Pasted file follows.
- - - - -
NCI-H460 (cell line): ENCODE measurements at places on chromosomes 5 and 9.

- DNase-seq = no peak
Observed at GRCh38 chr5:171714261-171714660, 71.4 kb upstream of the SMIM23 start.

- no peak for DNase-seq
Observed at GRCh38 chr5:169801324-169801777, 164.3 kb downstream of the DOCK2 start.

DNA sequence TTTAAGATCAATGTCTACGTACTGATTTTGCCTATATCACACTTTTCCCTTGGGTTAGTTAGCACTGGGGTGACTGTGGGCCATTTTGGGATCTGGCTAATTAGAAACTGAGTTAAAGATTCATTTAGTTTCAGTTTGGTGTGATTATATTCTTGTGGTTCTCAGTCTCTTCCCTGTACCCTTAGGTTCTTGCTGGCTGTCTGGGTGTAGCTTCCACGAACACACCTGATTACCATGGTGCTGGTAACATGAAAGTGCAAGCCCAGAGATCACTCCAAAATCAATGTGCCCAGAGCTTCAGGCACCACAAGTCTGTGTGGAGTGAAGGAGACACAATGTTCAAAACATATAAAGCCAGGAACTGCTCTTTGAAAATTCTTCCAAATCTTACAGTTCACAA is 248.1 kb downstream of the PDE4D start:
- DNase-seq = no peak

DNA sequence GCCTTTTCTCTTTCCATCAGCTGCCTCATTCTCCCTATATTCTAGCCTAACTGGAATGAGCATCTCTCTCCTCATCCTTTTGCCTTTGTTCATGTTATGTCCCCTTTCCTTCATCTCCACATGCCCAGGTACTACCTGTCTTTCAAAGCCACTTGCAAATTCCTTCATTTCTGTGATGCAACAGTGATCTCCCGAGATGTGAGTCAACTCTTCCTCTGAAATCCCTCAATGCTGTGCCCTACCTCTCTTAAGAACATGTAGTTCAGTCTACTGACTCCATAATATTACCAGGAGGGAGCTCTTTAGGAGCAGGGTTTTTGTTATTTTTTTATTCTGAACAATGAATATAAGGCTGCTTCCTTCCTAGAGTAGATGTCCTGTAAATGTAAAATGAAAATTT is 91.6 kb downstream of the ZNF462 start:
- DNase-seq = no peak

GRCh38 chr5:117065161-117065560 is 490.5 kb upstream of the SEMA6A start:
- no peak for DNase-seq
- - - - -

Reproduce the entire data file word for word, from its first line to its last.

NCI-H460 (cell line): ENCODE measurements at places on chromosomes 5 and 9.

- DNase-seq = no peak
Observed at GRCh38 chr5:171714261-171714660, 71.4 kb upstream of the SMIM23 start.

- no peak for DNase-seq
Observed at GRCh38 chr5:169801324-169801777, 164.3 kb downstream of the DOCK2 start.

DNA sequence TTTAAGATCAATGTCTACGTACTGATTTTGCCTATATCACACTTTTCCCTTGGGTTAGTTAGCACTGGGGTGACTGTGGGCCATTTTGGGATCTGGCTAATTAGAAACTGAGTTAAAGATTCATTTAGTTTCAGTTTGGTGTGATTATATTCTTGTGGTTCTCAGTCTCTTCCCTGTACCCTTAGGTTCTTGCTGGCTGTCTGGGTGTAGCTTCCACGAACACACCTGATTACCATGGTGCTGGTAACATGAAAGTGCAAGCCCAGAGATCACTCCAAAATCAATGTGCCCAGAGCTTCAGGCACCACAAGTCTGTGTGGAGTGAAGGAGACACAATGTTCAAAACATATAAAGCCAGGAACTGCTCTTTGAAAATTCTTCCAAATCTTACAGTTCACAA is 248.1 kb downstream of the PDE4D start:
- DNase-seq = no peak

DNA sequence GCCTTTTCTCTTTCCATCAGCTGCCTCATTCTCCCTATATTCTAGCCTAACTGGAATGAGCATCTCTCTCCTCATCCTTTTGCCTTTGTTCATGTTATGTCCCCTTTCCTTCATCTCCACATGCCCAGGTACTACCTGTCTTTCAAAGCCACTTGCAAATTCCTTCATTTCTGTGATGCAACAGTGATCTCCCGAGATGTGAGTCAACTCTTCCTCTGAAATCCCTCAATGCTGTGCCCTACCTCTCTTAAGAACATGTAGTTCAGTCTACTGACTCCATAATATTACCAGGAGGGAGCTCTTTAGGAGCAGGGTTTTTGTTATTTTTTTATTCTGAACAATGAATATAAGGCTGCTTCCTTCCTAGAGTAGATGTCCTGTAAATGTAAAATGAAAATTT is 91.6 kb downstream of the ZNF462 start:
- DNase-seq = no peak

GRCh38 chr5:117065161-117065560 is 490.5 kb upstream of the SEMA6A start:
- no peak for DNase-seq